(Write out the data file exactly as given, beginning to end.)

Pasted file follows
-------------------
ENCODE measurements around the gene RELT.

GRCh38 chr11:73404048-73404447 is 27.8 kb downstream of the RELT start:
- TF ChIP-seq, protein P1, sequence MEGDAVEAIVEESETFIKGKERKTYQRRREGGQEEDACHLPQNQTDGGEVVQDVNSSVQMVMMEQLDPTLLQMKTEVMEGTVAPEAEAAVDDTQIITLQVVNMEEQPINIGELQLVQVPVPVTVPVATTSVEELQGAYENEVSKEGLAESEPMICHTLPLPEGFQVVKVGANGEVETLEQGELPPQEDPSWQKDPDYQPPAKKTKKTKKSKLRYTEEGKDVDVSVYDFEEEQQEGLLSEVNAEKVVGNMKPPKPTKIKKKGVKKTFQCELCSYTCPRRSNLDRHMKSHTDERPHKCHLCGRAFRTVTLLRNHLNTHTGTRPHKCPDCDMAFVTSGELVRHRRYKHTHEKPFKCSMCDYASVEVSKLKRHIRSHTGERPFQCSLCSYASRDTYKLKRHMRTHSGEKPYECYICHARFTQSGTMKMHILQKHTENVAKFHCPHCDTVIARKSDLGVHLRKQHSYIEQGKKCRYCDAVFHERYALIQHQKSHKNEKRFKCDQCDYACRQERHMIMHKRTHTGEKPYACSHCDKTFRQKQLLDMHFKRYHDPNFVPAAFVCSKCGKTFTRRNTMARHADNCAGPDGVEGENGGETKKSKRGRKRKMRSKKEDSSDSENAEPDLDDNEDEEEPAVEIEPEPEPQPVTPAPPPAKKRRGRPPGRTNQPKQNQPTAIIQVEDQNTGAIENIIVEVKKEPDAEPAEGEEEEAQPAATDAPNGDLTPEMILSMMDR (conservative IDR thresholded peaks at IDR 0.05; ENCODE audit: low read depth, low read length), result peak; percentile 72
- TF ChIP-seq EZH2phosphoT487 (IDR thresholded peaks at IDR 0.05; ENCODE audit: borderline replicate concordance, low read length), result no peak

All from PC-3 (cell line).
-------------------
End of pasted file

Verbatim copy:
ENCODE measurements around the gene RELT.

GRCh38 chr11:73404048-73404447 is 27.8 kb downstream of the RELT start:
- TF ChIP-seq, protein P1, sequence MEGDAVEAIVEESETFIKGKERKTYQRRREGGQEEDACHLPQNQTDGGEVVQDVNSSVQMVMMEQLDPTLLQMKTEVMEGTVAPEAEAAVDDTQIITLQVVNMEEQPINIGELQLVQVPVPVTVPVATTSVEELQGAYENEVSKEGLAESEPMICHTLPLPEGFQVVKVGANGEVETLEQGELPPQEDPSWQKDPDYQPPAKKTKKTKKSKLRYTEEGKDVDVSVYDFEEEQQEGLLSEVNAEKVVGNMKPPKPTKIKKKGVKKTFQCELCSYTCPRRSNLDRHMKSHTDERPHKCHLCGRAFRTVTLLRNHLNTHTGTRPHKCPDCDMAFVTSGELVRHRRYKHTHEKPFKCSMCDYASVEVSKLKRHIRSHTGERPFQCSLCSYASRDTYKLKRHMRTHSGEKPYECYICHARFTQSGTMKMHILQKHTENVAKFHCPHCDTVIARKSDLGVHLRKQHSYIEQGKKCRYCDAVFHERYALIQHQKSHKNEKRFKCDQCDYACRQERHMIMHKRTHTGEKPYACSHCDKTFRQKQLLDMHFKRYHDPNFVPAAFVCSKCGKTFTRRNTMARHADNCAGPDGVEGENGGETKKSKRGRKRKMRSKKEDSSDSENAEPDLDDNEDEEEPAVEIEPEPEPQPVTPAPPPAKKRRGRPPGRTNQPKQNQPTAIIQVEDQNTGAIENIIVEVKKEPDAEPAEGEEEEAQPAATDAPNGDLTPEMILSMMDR (conservative IDR thresholded peaks at IDR 0.05; ENCODE audit: low read depth, low read length), result peak; percentile 72
- TF ChIP-seq EZH2phosphoT487 (IDR thresholded peaks at IDR 0.05; ENCODE audit: borderline replicate concordance, low read length), result no peak

All from PC-3 (cell line).